Raltegravir (RAL) in Neonates

Dosing, Pharmacokinetics (PK), and Safety in HIV-1-Exposed Neonates at Risk of Infection (IMPAACT P1110)

Diana F. Clarke, PharmD; Edward P. Acosta, PharmD; Mae Cababasay, MS; Jiajia Wang, MS; Anne Chain, PHD; Hedy Teppler, MD; Stephanie Popson, PhD; Bobbie Graham, BS; Betsy Smith, MD; Rohan Hazra, MD; Kat Calabrese, MPH; Yvonne Bryson, MD; Stephen A. Spector, MD; Jos Lommerse, PhD; Mark Mirochnick, MD

Disclosures

J Acquir Immune Defic Syndr. 2020;84(1):70-77. 

In This Article

Abstract and Introduction

Abstract

Background: Adequate pharmacokinetic and safety data in neonates are lacking for most antiretroviral agents. Raltegravir is a selective HIV-1 integrase strand transfer inhibitor available in a granule formulation suitable for use in neonates and young infants as prophylaxis or treatment of HIV infection.

Methods: IMPAACT P1110 is a phase 1, multicenter, noncomparative dose-finding study of raltegravir in infants exposed to HIV-1 infection. A 2-cohort adaptive design was utilized where pharmacokinetic data from infants in cohort 1 who received 2 single doses of raltegravir 3 mg/kg were included in population modeling and simulations to guide selection of a daily dose for infants in cohort 2.

Results: A total of 52 infants enrolled in IMPAACT 1110: cohort 1 (N = 16) and cohort 2 (N = 36). Using simulations based on population PK modeling incorporating cohort 1 data, the following daily dosing regimen was selected for study: 1.5 mg/kg daily from birth through day 7; 3 mg/kg twice daily from days 8–28 of life; and 6 mg/kg twice daily after 4 weeks of age through 6 weeks of age. The geometric mean protocol exposure targets for AUC, Ctrough, and Cmax were met or slightly exceeded in all infants. The chosen neonatal raltegravir dosing regimen was safe and well tolerated in full-term neonates during treatment over the first 6 weeks of life and follow-up to age 24 weeks.

Conclusions: Raltegravir can be safely administered to full-term infants using the daily dosing regimen studied. This regimen is not recommended for use in premature infants in a new version of P1110.

Introduction

Limited data exist to provide dosing recommendations for combination antiretroviral regimens to prevent or treat HIV infection in neonates. The Department of Health and Human Services Perinatal Guidelines recommend the administration of a 3-drug antiretroviral regimen for empiric treatment of newborns at highest risk of HIV acquisition and for treatment of neonates with documented HIV infection. However, sufficient neonatal pharmacokinetic and safety data with formulations appropriate for use in neonates are available for only a few antiretroviral agents in neonates—zidovudine, lamivudine, and nevirapine at birth plus lopinavir/ritonavir after 2 weeks of age.[1]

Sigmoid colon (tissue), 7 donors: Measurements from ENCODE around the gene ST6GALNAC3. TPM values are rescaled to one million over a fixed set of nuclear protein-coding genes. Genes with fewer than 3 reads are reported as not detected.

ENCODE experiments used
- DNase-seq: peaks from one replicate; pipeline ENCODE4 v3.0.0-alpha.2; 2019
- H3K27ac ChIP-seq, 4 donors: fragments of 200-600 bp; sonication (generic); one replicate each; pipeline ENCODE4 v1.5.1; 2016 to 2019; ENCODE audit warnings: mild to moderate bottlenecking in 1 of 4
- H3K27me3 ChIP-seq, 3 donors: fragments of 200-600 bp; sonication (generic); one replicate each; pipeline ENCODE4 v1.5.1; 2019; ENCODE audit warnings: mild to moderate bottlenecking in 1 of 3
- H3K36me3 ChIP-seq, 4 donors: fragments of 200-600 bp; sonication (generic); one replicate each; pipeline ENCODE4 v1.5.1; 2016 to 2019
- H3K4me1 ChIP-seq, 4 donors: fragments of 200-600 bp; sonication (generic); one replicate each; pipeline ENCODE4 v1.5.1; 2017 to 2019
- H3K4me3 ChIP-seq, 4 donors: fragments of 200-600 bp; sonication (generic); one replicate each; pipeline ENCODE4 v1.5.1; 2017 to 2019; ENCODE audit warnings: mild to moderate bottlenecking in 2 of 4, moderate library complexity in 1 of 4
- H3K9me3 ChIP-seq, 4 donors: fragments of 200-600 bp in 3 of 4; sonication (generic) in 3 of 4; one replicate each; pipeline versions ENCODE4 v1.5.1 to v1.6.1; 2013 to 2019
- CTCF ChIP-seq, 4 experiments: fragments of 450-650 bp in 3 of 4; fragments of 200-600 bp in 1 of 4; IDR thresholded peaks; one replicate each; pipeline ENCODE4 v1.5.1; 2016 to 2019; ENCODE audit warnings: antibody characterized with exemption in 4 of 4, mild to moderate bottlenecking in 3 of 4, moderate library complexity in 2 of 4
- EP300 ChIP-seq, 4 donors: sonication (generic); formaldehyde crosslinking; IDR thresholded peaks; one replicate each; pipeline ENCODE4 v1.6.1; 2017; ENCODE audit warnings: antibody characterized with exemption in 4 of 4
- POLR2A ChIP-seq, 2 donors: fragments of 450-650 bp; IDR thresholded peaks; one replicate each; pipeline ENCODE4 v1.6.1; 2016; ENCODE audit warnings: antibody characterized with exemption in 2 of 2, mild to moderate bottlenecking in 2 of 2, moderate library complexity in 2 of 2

Raltegravir is a potent and selective HIV-1 integrase strand transfer inhibitor available in a granule formulation suitable for use in neonates and young infants with HIV infection.[1] The International Maternal Pediatric Adolescent AIDS Clinical Trials (IMPAACT) P1097 protocol demonstrated that raltegravir readily crosses the placenta and that elimination of transplacentally acquired raltegravir in infants whose mothers received raltegravir during pregnancy is highly variable and prolonged.[2] Raltegravir is metabolized by uridine diphosphate glucuronosyltransferase (UGT) 1A1, whose activity is known to be extremely low immediately after birth followed by a dramatic increase over the first weeks of life.[3,4] Raltegravir and bilirubin are both metabolized by UGT1A1 and compete for albumin-binding sites.[5] Neonatal plasma raltegravir concentrations that exceed typical peak raltegravir concentrations of 4500 ng/mL by 50–100 fold could displace sufficient unconjugated bilirubin from albumin to lead to bilirubin-induced neurologic dysfunction, including kernicterus, as was seen with sulfisoxazole.[5,6]

Although traditional phase I pharmacokinetic and safety studies are difficult to conduct in neonates, population pharmacokinetic modeling and simulations can be used to inform selection of initial dosing regimens for study in this vulnerable population, improving study safety and efficiency. In this study, an adaptive design with population pharmacokinetic modeling and simulations was used to determine an appropriate raltegravir dose for use in neonates and assess the safety of the dosing regimen selected.

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